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The Cheese Formerly Known As Feta

Feta cheese

My First Feta Cheese

There I was, proud as punch, admiring my first batch of feta cheese.

I knew that, before long, I would be all “feta this” and “feta that”, a salad here and a spanakopita there, and still enough feta left over to impress friends and family. It was a big, cheesy win.

Until I remembered that technically I’m not allowed to call it feta.

Not according to the European Union at any rate.

To make real feta cheese, I would need to move my operation to Greece, employ their traditional methods of cheese making and use the local sheep’s milk. Cheese made in a Dublin suburb from the milk of Irish cows doesn’t really cut it.

But who cares?

As long as I keep my faux feta to myself.

And you agree not to shop me to the Greek authorities. Ok?

Greek-style Cheese (Feta)

This recipe for a basic feta-ish cheese was part of what I took away from the excellent cheese making course at the Organic Centre.

  • The timings here (particularly with respect to the length of time it will take the curds to set once rennet has been added) are guidelines – the behaviour of your milk may vary considerably from mine. I would advise starting this feta cheese early in the day so that you will either be finished or at least have a batch of curds ready to drain by the end of the day.
  • As for cutting the curds (a feature of all cheese making) I will freely admit that this is an art that I need to perfect. The individual pieces here should have been around the size of a kidney bean but, by the time I was finished cutting my first batch, my pieces were much smaller than that. On the plus side, it didn’t seem to adversely affect the end result – it may, in fact, have been better, with a slightly drier and more crumbly result.
  • The recipe calls for the cheese to be aged for 5 to 30 days in a brine solution. Try it after 5 days and see what you think (it should get crumblier the longer it is aged). The cheese is meant to be salty but if it’s too salty for your taste, reduce the concentration of the brine.
You’ll need:
  • 4 litres milk
  • 40 ml cheese culture (or 60 ml buttermilk)
  • 4 drops rennet
  • brine solution (see below)
You’ll also need:
  • A thermometer
  • A whisk
  • A long, sharp knife or blade
  • Some muslin or cheesecloth
  • A colander
  • One or more lidded plastic containers into which to press the cheese and to hold it while brining (I used a container that was approx. 20cm x 30cm x 5cm deep)
The Steps:
  • Warm the milk to 29.5C, then remove from the heat and add the culture, whisking thoroughly to distribute.
  • Leave to ripen for 2 hours.
  • Add the rennet and stir for 3-4 minutes.
  • Leave to set until you can achieve a clean break in the curd. The original recipe suggests you may need 1-2 hours to get to this stage, whereas I needed about 6 hours.
  • Using your blade, cut the curds, first into cuboids by making a series of cuts top to bottom and then left to right across the curd mass at intervals of about 1.5cm. Then cut into the curds along the existing cuts at about a 45 degree angle to slice up the cuboids. The goal is to end up with roughly even-sized pieces, around the size of a kidney bean.
  • Leave for 10 minutes to allow the curds to firm up.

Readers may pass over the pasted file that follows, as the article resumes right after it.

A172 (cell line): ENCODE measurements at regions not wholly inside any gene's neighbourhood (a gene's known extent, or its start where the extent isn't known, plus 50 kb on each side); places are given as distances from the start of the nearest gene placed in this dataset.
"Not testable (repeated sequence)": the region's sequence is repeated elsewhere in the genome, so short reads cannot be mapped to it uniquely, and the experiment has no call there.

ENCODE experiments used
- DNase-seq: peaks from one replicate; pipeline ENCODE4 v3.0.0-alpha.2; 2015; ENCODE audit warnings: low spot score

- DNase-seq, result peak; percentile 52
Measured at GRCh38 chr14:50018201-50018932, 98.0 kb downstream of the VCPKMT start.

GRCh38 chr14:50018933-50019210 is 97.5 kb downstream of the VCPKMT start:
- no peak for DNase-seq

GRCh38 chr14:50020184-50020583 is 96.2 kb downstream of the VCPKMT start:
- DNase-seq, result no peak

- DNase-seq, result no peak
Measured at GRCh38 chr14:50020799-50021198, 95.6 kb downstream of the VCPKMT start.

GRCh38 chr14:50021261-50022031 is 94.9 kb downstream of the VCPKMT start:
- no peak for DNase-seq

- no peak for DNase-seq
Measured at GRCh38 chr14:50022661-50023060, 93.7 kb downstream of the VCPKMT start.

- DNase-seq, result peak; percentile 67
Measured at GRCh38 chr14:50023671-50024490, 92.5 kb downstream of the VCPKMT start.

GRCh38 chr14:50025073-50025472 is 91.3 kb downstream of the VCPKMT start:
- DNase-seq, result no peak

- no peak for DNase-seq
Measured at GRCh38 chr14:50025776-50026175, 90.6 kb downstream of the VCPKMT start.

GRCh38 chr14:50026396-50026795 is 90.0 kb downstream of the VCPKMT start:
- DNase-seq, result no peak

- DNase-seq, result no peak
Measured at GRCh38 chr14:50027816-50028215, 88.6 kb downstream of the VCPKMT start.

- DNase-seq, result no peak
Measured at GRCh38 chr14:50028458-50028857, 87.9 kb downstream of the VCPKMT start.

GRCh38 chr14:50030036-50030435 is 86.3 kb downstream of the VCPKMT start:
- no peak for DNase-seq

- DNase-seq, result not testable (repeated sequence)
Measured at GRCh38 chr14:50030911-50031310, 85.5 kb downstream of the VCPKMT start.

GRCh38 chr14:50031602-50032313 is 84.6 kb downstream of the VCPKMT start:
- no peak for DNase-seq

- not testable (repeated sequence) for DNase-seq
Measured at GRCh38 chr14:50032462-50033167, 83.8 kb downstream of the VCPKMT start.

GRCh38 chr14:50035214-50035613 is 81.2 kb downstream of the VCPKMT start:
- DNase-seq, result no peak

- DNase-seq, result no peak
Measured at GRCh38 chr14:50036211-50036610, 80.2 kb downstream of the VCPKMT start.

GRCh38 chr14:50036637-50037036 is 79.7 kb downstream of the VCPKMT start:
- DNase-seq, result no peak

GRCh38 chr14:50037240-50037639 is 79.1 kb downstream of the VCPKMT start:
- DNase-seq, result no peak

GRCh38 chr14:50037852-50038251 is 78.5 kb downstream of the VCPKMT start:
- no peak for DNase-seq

• Stir the curds gently and cut any pieces that are larger than bean-sized.
  • Allow to sit for 30 mins, stirring occasionally
  • Line a colander with your muslin or cheesecloth and pour in the curd, draining off the whey. Tie the corners of the cloth together and allow to drain for about 5 hours (though I have left it for about 10 hours overnight, with a slightly drier, firmer result).
  • Remove the cheese from the cloth and stuff it into one or more rectangular containers, such that it is about 2.5cm thick.
  • Chill in the fridge for about 90 minutes (though I have also left it overnight at this stage).
  • Remove and cut into approx. 2.5cm cubes
  • To age the cheese, place the cubes in a cold brine solution for 5-30 days and store in the fridge. It should get crumblier the longer it is aged.
  • After aging, remove and pat dry and store in an air tight container (or you can leave it in the brine solution and it should keep for longer).
The Variations:
  • In time, I’d like to try this with goat’s milk or even sheep’s milk (though the chances of getting my hands on the latter are admittedly slim).
The Results:
  • This yielded around 725g cheese

Brine Solution

You’ll need:
  • 125-150g salt
  • approx 750ml water
The Steps:
  • Dissolve the salt in warm water – a fresh egg should float in the solution.
  • Cool the brine in your freezer.
  • Place cheese in brine solution as needed.
  • After you’re done with the brine, you can freeze it for reuse (though you’ll need to top it up with additional salt before using it again).
The Variations:
  • I have used smoked salt to give a slightly smoky brine with interesting results.
The Results:
  • Enough brine to float a single batch of feta as above.

29 Comments

  1. I have been wanting to make some, and marinate it in some crazy Greek seasoning for a wrap or a salad…now I must, so we can go to the big house together :)

  2. Wow! I am very impressed! Your faux feta looks perfect! I’ve been wanting to get more into cheese-making, myself. I’ve made my own ricotta and mascarpone before and they were great.

  3. This. Is. Brilliant! It is so cool that you made your own Greek-Cheese-That-Must-Not-Be Named. My lips are sealed to the authorities, though I would open them to welcome a bite or two (or more) of this!

  4. Will not mention anything to the Greeks about the name; we’ll just leave it as a feta ccompli so to speak. (sorry, couldn’t resist)